Fuji, Kirishima, Yame, and by early 2015 season Wazuka, are all production regions from which I had the pleasure to introduce Tsuyu-hikari cultivar sencha, popular crossbreed between Asatsuyu and Shizu-7132. It is now a Tsuyu-hikari from Kawane famous mountain tea production area of Shizuoka.
Masui Etsuro cultivated tea for over thirty years with no use of pesticide. It is after having practiced farming several years in Senegal and the United States he returned to his native Shizuoka start the production of tea. The cultivars and the use of wilting process are the key to his work. He’s growing Yabukita of course, but also Kôshun, Shizu7132, Mirai and therefore Tsuyu-hikari and produce sencha, black tea and oolong tea.
For this Tsuyu-hikari sencha, the leaves are wilted 14 h before being steamed. The leaves are a bit broken, but wilting and steaming (oxidation stop) process are very clean.
One does not find the typical floral scent of wilting like green oolong but dry leaves give off a subtle but dense perfume, round and fresh, evoking spring, with also a very special plant aromas, in which fans easily will recognize a typical scent inherited from Asatsuyu.
Water warmed slightly, but not too much, for a balanced brew, mellow but flavorful.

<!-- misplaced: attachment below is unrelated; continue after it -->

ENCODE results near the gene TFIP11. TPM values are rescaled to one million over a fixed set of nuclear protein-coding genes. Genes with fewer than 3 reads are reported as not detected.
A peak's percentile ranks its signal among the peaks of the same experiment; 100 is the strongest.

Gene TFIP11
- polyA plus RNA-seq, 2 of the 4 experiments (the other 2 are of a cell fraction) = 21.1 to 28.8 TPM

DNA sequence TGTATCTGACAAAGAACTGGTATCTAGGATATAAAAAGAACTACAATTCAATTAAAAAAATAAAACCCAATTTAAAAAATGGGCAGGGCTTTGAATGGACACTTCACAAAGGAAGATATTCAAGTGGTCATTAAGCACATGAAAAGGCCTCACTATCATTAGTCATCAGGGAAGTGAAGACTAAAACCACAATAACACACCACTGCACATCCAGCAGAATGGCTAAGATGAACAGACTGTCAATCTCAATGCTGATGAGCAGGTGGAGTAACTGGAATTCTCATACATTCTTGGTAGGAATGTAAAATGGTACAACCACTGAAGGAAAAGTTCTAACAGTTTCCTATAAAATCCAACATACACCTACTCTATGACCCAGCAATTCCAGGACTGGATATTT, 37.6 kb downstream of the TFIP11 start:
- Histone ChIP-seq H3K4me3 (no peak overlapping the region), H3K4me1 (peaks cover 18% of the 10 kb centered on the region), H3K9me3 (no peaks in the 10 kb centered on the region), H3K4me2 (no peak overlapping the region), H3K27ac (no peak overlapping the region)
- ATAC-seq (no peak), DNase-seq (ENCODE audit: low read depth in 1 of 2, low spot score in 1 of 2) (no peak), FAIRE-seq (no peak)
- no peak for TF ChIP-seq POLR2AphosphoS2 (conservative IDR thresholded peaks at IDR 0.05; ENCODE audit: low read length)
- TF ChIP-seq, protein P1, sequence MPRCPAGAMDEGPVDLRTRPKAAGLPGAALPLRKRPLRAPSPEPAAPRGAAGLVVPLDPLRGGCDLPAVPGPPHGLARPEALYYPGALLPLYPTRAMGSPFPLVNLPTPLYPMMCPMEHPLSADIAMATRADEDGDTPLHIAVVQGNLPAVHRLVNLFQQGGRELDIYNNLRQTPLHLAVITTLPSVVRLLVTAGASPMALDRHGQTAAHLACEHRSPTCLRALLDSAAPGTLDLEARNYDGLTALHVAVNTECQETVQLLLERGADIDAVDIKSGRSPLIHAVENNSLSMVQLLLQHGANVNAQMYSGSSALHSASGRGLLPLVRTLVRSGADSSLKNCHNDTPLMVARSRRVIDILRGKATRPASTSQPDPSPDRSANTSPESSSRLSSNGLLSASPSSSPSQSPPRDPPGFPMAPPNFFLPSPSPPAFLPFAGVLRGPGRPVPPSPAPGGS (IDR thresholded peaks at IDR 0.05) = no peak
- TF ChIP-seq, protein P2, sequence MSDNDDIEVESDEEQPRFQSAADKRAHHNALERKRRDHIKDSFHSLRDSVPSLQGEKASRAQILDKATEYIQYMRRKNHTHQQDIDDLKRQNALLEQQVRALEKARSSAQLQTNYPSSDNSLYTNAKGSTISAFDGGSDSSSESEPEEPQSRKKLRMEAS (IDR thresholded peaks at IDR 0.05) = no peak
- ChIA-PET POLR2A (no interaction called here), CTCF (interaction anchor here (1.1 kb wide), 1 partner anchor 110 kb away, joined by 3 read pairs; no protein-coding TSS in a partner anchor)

Indeed, here, the so caracteristic perfume inherited from Asatsuyu: sweet but very green, recalling “eda-mame” bean flavors but also with a very oily texture, like dry sausage. I would say that these characteristics are even stronger in this Tsuyu-hikari than in many Asatsuyu.
In the mouth it is light a sencha, with a touch of astringency, but very smoothly. Yet the mellowness is not an excess of umami, it is a vegetable “sweet”. Umami only appears discreetly in length, with others very pleasant aromas. The flavors are those typical of this cultivar.
While we understand the power of this difficult process that is withering (not only that it is not common in Japan, but also that the climate is less suitable there than in most other tea producing countries), his mastery, dosage allow both as is the case here to highlight the characteristics of a tea, or, when this technique is more heavily used show the typical scent of withering while leaves characteristic became nuances.
On the following infusions, never do this sencha is aggressive. Yet this is the type of tea which I describe as rustic, with aromas that smell the mountain, reminiscent of terroir, but appearing forcefully in the after, in the length, with a sweetness that stimulates salivation.
Lovers of this cultivar will appreciate. Lovers of simple but powerful teas too.